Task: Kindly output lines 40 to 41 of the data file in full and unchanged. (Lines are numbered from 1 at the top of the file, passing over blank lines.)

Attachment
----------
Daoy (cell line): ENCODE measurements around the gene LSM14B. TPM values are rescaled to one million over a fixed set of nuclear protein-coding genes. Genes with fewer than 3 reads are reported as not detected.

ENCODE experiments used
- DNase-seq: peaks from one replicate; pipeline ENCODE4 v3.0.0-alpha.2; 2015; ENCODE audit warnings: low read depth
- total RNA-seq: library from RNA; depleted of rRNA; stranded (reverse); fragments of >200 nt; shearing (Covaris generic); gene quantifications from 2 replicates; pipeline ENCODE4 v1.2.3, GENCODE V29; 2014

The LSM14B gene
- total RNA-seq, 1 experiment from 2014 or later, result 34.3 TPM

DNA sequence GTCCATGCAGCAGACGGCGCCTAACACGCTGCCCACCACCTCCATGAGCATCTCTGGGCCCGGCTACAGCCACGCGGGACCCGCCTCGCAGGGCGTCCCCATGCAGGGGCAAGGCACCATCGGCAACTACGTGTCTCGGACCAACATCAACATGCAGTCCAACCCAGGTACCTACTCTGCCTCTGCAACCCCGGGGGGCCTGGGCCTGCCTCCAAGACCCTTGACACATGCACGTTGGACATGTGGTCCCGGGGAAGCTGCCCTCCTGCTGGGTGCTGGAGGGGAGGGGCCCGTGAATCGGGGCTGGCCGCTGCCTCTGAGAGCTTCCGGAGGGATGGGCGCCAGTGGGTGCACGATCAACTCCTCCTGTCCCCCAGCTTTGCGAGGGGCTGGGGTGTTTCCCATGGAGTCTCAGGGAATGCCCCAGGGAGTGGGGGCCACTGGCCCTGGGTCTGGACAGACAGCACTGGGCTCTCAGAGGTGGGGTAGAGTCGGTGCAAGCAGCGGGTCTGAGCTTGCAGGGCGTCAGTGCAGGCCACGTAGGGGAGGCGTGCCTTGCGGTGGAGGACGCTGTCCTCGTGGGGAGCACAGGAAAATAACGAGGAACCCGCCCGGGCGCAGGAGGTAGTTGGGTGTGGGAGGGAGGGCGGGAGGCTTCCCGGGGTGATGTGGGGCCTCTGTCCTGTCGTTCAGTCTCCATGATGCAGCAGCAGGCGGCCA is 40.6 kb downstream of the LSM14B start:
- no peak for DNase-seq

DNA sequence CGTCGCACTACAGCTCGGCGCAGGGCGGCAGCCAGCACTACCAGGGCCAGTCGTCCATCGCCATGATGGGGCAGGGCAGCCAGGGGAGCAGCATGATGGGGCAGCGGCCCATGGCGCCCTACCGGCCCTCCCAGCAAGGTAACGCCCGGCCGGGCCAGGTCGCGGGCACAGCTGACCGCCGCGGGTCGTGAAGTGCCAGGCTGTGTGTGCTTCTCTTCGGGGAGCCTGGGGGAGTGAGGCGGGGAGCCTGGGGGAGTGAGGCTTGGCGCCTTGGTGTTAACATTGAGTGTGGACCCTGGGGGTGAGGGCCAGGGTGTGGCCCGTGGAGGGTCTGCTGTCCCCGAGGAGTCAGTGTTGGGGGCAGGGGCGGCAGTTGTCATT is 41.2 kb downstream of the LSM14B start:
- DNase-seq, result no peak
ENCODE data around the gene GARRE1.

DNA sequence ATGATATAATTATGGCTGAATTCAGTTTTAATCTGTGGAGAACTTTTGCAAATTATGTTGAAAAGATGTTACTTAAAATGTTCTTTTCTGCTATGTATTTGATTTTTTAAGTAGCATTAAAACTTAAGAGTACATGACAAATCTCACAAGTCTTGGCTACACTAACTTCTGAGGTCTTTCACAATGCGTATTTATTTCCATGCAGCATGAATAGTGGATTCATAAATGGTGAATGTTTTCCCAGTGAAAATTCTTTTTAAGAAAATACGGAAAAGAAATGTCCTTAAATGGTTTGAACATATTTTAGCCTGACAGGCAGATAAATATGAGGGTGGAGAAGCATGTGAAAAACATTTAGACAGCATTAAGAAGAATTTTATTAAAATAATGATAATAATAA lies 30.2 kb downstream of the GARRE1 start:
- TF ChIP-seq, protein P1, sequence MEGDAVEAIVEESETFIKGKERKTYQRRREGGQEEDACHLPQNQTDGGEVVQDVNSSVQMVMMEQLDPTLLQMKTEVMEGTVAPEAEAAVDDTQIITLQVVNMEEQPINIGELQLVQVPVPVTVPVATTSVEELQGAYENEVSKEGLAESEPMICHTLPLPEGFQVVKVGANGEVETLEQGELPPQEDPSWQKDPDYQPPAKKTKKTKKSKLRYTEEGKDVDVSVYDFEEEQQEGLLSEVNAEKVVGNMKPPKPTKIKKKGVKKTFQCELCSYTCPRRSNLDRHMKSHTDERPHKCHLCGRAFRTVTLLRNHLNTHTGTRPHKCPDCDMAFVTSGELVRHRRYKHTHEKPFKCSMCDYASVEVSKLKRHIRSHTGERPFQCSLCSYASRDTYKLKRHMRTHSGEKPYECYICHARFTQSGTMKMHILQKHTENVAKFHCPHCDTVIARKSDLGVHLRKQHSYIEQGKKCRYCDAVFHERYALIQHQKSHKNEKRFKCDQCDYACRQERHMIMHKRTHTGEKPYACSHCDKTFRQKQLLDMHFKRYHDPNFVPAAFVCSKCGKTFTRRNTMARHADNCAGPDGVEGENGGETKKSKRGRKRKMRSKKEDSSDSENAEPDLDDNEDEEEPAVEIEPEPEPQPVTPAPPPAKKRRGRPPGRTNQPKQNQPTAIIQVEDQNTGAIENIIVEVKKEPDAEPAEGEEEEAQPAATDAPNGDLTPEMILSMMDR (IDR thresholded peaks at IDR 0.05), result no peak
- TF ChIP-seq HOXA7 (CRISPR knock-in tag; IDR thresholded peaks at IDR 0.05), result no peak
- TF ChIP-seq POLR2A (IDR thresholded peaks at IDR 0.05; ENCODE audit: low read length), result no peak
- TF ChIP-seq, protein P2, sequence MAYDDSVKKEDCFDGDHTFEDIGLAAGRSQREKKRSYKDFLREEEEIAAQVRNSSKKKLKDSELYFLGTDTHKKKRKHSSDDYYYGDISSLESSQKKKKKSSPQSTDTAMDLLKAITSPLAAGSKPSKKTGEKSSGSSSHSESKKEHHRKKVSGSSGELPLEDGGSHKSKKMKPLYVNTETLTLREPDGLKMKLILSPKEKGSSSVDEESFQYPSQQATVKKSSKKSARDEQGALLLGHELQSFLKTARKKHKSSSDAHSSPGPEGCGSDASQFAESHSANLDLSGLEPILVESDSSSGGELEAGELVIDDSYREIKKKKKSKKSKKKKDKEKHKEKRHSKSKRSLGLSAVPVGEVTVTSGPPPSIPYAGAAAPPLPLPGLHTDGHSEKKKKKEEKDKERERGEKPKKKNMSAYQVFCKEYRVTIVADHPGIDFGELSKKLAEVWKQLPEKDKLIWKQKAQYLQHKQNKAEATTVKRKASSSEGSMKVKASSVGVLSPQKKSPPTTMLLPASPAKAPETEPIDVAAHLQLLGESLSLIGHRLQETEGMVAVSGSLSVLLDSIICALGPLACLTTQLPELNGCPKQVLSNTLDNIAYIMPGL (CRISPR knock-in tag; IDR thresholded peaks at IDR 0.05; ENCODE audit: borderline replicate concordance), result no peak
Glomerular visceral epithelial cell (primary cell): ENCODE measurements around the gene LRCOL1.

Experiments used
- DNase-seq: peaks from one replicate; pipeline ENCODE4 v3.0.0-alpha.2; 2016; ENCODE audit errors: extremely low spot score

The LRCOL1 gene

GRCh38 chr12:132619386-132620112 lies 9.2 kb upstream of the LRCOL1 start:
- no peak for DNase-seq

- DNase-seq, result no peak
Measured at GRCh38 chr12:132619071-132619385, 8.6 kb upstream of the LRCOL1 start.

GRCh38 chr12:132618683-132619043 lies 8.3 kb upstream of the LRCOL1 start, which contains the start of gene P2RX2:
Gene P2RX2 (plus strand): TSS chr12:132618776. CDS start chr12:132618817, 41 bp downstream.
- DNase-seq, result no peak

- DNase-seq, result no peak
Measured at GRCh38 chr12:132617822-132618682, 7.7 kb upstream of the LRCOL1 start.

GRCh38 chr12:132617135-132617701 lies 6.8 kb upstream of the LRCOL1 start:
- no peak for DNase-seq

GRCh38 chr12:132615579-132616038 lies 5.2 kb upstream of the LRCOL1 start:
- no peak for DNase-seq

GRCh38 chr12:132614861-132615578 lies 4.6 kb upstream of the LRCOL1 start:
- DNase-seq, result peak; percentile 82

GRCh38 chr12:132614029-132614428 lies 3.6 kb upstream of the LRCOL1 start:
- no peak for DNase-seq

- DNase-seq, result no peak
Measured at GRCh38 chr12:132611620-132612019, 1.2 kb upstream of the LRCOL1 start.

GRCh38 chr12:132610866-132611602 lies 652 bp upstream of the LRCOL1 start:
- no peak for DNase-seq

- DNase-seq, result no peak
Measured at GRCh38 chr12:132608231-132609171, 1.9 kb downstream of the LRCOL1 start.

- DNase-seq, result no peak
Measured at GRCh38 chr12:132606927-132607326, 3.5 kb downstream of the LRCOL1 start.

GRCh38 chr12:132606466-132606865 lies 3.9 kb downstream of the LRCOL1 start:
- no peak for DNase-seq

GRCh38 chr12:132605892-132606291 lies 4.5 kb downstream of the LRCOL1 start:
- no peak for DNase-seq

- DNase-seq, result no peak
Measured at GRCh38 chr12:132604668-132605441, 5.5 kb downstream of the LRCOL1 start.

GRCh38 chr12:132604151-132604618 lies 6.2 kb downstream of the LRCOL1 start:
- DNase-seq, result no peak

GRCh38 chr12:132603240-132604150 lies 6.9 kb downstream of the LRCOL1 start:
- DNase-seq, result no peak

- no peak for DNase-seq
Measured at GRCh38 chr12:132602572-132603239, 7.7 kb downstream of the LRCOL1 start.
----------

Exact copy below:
GRCh38 chr12:132610866-132611602 lies 652 bp upstream of the LRCOL1 start:
- no peak for DNase-seq